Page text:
TOX reinforces the phenotype and longevity of exhausted T cells in chronic viral infection
During cancer and certain viral infections, disease-fighting immune cells progressively enter a dysfunctional, ‘exhausted’ state — and a newly discovered regulatory protein helps explain why.
A team co-led by researchers from the Technical University of Munich showed in mice and humans that chronic exposure to viruses elevated levels of a protein called TOX and led to the maintenance of T cells with a reduced ability to fight disease.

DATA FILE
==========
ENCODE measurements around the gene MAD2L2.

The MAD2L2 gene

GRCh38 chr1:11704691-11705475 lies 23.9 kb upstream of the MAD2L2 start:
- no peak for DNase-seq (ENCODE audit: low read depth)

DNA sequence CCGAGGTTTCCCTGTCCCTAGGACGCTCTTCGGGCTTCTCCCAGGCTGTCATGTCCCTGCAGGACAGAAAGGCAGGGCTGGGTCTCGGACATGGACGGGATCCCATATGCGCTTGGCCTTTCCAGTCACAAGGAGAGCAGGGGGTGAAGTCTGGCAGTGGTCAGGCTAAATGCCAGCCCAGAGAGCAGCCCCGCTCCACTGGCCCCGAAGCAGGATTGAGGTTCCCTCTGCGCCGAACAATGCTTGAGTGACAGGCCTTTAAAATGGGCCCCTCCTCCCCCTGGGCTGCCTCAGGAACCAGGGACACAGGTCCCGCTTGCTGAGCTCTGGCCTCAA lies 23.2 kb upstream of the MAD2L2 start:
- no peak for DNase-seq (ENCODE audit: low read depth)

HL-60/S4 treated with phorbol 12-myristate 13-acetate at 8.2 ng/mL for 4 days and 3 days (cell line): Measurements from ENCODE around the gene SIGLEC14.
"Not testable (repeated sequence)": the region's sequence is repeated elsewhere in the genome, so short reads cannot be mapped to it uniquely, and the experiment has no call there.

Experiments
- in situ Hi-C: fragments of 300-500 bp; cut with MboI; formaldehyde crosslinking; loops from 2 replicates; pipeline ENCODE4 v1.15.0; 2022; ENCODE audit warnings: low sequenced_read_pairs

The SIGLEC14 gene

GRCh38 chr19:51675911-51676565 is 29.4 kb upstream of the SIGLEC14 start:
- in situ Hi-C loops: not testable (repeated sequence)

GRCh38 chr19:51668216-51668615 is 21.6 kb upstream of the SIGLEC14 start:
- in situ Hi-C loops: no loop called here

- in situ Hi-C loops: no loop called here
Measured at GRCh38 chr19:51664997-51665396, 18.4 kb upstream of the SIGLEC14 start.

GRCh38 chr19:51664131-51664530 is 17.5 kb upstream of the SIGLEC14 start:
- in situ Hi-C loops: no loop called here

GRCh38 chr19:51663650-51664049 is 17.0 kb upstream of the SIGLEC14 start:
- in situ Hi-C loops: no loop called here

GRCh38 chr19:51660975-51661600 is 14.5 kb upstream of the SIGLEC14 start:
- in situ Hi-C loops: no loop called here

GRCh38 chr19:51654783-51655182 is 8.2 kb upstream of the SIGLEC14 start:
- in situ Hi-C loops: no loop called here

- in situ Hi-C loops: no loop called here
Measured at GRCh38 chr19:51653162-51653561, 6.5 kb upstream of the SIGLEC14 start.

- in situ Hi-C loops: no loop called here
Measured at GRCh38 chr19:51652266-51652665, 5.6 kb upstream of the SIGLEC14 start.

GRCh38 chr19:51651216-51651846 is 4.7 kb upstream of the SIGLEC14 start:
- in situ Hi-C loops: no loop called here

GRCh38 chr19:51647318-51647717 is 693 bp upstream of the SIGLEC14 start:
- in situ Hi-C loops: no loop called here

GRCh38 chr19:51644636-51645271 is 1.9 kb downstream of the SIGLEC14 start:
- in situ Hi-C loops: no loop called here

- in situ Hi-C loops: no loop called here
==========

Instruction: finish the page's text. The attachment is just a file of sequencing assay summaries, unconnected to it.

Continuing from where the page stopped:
Eliminating the part of TOX needed for DNA binding helped keep T cells in an active state for longer, but the T cells ultimately became overstimulated and died off. TOX thus serves a dual role: promoting T cell exhaustion and maintaining large numbers of functional T cells.
Targeting TOX with drugs could help improve the durability of immunotherapies for cancer and infectious diseases — but, the authors caution, any modulation of TOX activity must be carefully fine-tuned to ensure the long-term survival of T cells.
- Nature 571, 265–269 (2019). doi: 10.1038/s41586-019-1326-9